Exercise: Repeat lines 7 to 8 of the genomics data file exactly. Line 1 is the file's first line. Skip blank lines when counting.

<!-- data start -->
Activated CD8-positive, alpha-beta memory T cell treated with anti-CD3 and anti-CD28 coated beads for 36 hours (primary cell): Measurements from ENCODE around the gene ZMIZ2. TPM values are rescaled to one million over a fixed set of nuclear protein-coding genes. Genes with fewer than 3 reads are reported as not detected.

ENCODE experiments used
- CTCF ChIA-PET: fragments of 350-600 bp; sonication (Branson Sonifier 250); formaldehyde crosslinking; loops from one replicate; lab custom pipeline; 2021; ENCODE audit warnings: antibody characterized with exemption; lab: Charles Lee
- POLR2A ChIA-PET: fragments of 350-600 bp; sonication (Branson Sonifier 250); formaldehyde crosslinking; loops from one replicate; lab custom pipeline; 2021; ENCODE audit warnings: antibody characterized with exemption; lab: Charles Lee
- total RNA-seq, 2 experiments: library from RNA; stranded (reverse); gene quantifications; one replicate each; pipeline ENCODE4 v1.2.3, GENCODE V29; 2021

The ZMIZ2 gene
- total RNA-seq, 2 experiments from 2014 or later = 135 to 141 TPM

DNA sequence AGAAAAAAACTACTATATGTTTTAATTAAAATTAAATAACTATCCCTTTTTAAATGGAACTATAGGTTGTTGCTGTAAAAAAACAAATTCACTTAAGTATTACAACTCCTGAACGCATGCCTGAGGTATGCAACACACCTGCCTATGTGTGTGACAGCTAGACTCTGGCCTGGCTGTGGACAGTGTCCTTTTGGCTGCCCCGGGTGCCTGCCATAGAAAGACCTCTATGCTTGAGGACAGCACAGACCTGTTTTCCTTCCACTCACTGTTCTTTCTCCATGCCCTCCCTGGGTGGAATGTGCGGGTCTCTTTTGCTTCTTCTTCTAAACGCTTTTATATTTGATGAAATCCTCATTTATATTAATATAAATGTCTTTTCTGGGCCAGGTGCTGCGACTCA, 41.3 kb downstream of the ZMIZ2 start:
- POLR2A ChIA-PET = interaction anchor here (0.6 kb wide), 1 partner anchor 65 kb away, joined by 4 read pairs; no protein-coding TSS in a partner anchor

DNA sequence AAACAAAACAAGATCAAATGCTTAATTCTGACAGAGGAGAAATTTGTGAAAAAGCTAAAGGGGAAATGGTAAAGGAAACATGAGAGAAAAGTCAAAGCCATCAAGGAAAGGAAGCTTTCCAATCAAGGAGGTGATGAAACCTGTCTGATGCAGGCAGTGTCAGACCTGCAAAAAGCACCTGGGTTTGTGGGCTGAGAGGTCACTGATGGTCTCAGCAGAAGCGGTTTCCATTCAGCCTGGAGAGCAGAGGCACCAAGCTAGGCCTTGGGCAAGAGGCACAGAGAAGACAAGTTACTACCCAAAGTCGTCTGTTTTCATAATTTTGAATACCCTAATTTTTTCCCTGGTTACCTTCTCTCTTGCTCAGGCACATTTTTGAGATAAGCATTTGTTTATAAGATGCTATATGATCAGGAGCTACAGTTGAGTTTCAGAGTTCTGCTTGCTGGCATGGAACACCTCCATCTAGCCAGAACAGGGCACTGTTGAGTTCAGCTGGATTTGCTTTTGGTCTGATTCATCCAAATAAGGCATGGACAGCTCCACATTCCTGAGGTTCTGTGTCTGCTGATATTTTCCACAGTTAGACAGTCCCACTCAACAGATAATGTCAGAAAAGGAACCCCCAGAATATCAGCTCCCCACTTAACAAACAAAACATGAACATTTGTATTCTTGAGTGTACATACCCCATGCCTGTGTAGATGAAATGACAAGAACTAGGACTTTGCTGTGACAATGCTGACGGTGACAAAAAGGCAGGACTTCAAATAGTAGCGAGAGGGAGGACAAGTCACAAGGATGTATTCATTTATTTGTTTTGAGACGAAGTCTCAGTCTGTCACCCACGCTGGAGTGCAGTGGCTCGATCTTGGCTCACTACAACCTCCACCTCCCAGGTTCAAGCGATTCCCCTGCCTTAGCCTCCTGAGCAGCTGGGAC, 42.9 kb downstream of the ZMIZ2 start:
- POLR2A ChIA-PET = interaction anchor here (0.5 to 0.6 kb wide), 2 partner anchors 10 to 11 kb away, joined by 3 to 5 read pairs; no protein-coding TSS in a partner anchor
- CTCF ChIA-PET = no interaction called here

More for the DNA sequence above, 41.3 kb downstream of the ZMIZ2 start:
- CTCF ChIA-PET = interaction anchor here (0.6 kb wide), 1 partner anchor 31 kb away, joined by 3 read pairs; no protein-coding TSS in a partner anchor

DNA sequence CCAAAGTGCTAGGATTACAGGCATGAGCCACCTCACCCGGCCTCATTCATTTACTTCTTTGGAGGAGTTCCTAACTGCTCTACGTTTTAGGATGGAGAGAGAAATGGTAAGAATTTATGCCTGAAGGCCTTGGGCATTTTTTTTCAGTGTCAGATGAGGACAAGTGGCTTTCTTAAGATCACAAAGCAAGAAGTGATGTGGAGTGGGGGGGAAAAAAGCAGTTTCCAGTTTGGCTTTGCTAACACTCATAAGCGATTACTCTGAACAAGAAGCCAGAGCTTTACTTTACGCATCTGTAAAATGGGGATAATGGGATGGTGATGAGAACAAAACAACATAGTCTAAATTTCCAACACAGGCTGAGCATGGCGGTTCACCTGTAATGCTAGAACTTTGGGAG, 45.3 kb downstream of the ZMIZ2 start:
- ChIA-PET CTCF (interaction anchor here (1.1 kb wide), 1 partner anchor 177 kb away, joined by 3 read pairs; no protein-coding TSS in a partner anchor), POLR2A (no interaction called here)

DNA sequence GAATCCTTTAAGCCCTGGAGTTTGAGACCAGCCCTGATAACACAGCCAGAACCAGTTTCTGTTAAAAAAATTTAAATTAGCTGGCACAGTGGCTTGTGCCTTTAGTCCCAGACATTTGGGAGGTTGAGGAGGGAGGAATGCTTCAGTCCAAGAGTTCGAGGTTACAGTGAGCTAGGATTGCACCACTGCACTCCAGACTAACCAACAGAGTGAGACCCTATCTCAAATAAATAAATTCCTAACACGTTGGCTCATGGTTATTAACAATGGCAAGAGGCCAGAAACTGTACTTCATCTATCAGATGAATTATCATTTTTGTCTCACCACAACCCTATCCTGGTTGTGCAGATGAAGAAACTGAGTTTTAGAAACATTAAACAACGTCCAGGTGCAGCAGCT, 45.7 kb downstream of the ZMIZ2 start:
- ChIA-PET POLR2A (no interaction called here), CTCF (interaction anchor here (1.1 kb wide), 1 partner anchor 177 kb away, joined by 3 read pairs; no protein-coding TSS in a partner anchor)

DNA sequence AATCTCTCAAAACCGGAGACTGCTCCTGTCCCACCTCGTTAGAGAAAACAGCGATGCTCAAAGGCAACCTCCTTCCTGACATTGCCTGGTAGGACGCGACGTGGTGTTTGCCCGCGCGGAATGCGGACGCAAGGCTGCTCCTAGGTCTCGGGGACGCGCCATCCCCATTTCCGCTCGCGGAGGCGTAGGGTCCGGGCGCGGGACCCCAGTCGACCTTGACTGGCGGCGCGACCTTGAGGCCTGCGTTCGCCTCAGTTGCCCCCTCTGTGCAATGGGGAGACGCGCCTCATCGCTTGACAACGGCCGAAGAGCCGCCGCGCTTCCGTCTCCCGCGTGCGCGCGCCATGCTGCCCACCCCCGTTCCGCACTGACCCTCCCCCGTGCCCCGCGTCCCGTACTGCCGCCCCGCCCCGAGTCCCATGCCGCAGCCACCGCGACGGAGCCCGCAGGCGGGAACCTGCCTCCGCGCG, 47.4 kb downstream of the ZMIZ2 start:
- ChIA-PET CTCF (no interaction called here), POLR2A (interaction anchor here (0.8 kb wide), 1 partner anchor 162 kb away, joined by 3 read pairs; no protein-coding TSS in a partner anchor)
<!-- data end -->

- total RNA-seq, 2 experiments from 2014 or later = 135 to 141 TPM

DNA sequence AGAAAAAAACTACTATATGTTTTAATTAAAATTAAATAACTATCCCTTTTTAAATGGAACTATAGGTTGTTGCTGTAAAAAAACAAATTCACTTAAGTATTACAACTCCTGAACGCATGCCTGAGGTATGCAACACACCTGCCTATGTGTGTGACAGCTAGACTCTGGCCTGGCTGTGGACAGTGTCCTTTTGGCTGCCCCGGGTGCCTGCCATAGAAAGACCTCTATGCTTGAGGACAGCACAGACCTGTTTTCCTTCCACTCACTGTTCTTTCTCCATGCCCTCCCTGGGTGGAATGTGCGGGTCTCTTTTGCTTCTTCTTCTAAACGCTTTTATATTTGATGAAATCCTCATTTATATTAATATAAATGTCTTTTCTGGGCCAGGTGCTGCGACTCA, 41.3 kb downstream of the ZMIZ2 start: